MUSIC REVIEW : Latin Quartet Opens Series at Barclay : The chamber group produces mixed results when it performs standard literature Tuesday.

TIMES STAFF WRITER

When the Cuarteto Latinoamericano first played in Orange County in January, 1992, its performance of relatively unfamiliar works by Latin American and Spanish composers was exemplary, but one wondered how well the four musicians from Mexico City would fare in more standard literature.

The question got a mixed answer Tuesday when the quartet opened the third annual chamber music series sponsored jointly by the Laguna Chamber Music Society and the Orange County Philharmonic Society at the Irvine Barclay Theatre.

Along with works by Heitor Villa-Lobos, Astor Piazzolla, Silvestre Revueltas and Javier Alvarez, brothers Saul and Aron Bitran (violins) and Alvaro Bitran (cello) and violist Javier Montiel played the Quartet in D by Tchaikovsky--who turned out to be not the belovedly brooding, tortured, Slavic Tchaikovsky, but someone quite different.

The interpretation captured the composer as a shy and reticent adolescent, formally capable and coherent and guided as much by brain as by heart (actually, Tchaikovsky wrote the work when he was 30). Mozart was Tchaikovsky's favorite composer, but rarely has Tchaikovsky's own music sounded so comparatively crystalline, balanced and pure.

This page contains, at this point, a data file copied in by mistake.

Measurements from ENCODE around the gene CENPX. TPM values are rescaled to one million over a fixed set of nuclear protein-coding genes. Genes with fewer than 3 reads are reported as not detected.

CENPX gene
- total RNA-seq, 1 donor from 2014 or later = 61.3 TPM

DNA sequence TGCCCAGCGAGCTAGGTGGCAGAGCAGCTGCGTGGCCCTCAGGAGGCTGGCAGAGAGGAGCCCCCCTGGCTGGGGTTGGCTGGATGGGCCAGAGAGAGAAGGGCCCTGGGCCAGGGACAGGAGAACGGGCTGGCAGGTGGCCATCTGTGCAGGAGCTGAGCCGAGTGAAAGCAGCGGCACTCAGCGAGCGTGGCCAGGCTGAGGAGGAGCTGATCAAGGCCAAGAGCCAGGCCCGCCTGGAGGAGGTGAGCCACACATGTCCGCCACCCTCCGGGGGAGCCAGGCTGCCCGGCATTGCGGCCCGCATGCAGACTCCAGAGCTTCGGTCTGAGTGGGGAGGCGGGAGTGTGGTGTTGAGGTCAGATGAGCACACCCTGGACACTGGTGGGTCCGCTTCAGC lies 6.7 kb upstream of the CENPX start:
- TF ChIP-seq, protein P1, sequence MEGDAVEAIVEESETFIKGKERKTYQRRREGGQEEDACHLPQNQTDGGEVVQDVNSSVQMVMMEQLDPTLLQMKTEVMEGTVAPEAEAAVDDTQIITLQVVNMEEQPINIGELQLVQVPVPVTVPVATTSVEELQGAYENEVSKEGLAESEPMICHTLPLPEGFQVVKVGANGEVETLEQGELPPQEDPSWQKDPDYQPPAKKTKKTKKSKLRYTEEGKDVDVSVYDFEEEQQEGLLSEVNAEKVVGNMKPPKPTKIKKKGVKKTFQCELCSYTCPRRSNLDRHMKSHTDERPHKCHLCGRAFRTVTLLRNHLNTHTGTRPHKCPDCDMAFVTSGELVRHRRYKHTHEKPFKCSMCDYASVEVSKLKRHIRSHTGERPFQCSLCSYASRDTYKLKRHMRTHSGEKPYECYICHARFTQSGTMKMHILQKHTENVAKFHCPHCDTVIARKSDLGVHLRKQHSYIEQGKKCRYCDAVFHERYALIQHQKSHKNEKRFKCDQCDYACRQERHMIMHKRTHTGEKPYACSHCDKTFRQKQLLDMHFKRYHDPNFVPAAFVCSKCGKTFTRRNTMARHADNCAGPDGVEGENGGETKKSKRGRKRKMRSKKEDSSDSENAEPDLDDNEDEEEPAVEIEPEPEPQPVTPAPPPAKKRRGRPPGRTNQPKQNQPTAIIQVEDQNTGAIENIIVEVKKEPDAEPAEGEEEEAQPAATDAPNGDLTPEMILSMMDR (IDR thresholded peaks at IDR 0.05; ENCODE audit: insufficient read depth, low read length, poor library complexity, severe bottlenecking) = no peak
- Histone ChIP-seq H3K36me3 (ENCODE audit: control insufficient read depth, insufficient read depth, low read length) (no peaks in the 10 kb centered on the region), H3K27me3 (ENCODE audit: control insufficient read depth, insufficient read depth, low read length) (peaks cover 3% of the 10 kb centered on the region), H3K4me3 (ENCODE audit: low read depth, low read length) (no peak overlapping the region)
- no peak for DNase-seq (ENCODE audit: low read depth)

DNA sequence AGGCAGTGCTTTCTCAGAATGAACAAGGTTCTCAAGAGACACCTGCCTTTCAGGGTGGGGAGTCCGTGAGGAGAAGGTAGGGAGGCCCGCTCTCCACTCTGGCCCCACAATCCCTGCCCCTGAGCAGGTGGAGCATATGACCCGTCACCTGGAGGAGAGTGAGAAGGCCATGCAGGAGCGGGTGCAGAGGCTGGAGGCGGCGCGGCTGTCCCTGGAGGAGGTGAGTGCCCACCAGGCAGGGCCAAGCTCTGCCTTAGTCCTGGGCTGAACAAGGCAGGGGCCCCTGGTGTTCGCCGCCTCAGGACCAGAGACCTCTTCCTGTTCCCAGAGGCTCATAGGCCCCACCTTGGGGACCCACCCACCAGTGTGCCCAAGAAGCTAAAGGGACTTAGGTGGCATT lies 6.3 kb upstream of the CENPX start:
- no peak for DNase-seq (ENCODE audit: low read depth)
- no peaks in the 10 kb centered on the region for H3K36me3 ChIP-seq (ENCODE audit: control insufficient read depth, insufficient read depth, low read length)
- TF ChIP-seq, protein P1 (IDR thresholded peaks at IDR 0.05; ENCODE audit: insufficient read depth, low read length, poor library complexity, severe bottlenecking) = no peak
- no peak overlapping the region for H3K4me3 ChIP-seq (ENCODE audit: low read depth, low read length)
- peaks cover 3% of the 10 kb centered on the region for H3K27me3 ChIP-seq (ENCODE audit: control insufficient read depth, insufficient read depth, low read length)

Interesting, but different.

And yet . . .

Saul Bitran played the famous Andante Cantabile with such tender hesitancy that the folk-song roots of the melody evolved into a statement of hurtful intimacy. The pianissimo passages near the end emerged from all four musicians with humbling intensity.

Here as elsewhere in the program, the quartet revealed its customarily breathtaking ensemble.

Piazzolla's "Four for Tango" may have left some worried that the screechy glissandos were hurting the players' fingers. But they made the cinematic mood shifts and compacted rhythms of Villa-Lobos' Quartet No. 5 and Revueltas "Musica de Feria" convey a persuasive logic, and Alvarez's short "Metro Chabacano," a kind of minimalist study, prove essentially compelling.

For an encore, the quartet played a set of variations on Paganini's apparently endlessly inspiring 24th Caprice, composed by violist Montiel.

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